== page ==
Marine Corps Welcomes Women into All Roles

The U.S. Marine Corps has reversed its prior position and is now formally accepting women into all combat positions

Including infantry and other dangerous front-line roles – as part of a response to Defense Secretary Ashton Carter’s announcement that all roles in the U.S. military would now be open to women, Corps officials told Scout Warrior.

The Army, Navy, Air Force and Marine Corps are all enthusiastically welcoming this announcement and getting ready to fully implement women who meet gender-neutral standards into all specialties in the U.S. military.

“This means that as long as they qualify and meet the standards, women will now be able to contribute to our mission in ways they could not before. They’ll be allowed to drive tanks, fire mortars, and lead infantry soldiers into combat. They’ll be able to serve as Army Rangers and Green Berets, Navy SEALs, Marine Corps infantry, Air Force parajumpers, and everything else that previously was open only to men,” Carter told reporters at the Pentagon Dec. 3.

Prior to Carter’s announcement, all of the services were asked to submit a recommendation regarding how much women should be integrated into certain front-line combat positions. Unlike the other services, the Marine Corps recommended that certain units remain all male.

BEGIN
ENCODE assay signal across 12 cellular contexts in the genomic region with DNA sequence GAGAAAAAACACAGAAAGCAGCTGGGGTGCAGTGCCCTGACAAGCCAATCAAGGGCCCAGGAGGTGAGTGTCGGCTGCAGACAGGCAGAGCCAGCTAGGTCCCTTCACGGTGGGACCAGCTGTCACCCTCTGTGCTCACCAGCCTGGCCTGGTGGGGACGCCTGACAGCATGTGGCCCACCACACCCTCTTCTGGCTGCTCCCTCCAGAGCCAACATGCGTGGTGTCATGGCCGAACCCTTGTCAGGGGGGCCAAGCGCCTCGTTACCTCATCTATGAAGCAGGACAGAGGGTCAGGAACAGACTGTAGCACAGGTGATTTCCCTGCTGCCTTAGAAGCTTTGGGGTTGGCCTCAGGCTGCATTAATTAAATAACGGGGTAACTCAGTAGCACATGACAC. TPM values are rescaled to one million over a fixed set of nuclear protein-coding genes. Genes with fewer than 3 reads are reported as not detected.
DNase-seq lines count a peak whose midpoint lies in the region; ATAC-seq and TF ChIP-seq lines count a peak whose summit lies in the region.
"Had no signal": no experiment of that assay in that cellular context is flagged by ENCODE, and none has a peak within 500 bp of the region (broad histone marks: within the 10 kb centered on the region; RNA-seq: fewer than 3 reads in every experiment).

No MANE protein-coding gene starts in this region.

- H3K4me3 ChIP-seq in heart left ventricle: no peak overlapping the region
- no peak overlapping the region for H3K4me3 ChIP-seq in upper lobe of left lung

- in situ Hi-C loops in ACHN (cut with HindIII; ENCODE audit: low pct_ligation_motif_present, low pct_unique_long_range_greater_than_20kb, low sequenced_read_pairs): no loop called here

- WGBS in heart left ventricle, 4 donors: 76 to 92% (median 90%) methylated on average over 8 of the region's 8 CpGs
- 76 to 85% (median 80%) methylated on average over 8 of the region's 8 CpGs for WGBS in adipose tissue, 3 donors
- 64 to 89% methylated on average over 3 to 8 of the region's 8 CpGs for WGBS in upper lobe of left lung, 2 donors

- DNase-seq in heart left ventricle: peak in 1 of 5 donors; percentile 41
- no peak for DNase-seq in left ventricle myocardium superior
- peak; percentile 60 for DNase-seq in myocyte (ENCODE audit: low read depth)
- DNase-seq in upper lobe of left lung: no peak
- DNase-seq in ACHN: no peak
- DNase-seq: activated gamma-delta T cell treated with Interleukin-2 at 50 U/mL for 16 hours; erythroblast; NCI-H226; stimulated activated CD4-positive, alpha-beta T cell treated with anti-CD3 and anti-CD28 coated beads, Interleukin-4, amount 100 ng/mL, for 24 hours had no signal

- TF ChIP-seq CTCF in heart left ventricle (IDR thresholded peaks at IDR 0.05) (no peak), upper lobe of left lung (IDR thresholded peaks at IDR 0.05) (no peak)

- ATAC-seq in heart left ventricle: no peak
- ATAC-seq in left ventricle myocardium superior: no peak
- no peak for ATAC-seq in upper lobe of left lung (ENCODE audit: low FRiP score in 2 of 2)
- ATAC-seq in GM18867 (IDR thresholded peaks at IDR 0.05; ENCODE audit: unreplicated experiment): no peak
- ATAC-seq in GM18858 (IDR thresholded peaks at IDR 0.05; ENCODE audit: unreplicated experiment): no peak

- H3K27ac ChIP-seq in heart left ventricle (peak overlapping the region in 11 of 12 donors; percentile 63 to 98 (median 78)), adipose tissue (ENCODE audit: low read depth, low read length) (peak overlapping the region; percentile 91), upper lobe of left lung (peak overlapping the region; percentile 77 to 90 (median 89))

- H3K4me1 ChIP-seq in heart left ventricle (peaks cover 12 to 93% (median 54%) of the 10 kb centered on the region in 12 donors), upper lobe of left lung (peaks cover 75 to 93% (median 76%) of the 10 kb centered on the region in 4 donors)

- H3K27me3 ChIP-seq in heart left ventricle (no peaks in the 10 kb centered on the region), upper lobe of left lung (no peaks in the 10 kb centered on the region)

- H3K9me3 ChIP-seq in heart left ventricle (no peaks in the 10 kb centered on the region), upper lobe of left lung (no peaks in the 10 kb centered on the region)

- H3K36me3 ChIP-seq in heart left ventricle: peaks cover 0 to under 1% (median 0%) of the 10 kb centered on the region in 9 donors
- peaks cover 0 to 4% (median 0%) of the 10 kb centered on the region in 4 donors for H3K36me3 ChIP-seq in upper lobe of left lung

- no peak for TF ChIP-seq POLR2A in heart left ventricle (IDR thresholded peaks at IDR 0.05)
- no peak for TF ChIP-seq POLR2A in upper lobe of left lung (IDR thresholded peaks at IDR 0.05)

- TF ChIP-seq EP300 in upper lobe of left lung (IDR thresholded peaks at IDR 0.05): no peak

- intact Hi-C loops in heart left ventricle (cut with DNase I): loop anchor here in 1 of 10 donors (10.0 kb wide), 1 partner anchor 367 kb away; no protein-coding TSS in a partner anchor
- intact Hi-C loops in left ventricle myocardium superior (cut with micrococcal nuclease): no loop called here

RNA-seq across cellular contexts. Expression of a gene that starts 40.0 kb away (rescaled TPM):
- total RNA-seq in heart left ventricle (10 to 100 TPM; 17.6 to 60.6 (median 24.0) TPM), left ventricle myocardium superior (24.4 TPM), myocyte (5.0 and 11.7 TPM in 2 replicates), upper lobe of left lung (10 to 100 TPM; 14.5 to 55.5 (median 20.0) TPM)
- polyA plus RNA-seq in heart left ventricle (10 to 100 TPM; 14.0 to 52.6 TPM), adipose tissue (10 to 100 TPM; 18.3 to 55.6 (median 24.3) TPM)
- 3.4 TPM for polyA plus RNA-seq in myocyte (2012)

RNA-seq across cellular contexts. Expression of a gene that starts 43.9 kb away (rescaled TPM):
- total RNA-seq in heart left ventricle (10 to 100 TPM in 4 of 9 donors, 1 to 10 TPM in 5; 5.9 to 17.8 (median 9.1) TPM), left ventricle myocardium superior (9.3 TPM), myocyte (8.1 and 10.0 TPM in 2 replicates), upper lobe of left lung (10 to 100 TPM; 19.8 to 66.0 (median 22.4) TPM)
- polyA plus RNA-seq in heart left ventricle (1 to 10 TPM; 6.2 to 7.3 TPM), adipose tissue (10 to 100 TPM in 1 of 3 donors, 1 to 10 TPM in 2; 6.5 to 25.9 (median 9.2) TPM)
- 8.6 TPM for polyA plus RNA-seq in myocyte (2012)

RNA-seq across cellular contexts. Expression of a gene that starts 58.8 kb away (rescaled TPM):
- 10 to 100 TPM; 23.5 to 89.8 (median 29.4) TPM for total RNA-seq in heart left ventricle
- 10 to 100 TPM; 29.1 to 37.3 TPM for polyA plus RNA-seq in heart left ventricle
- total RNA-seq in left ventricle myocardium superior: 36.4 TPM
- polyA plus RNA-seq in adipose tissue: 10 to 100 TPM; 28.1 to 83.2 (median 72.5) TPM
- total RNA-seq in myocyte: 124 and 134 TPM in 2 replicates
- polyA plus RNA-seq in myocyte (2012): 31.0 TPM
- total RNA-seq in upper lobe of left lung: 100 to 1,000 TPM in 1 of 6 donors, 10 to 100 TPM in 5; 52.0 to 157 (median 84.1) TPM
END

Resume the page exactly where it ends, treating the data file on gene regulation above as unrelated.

This recommendation, submitted by former Corps Commandant Gen. Joseph Dunford, has been overturned by Sec. Carter’s decision.

Despite his services’ prior position, Marine Corps Commandant Gen. Robert Neller welcomed Carter’s announcement - saying it would better help the Corps fight and win.

“As Marines, our mission is success in combat. We received the Secretary’s decision and we will immediately begin full integration of our force. As we move forward we will maintain our standards and utilize the talent of all Marines, male and female to strengthen our Corps and increase effectiveness. We have a decision. It is time to move out,” Neller said in a specially released Marine Corps video.

The Corps’ prior recommendation that certain roles such as fire support and machine gunner remain all male was, at least in part, based upon an experiment which found that certain all-male units outperformed integrated male-female units.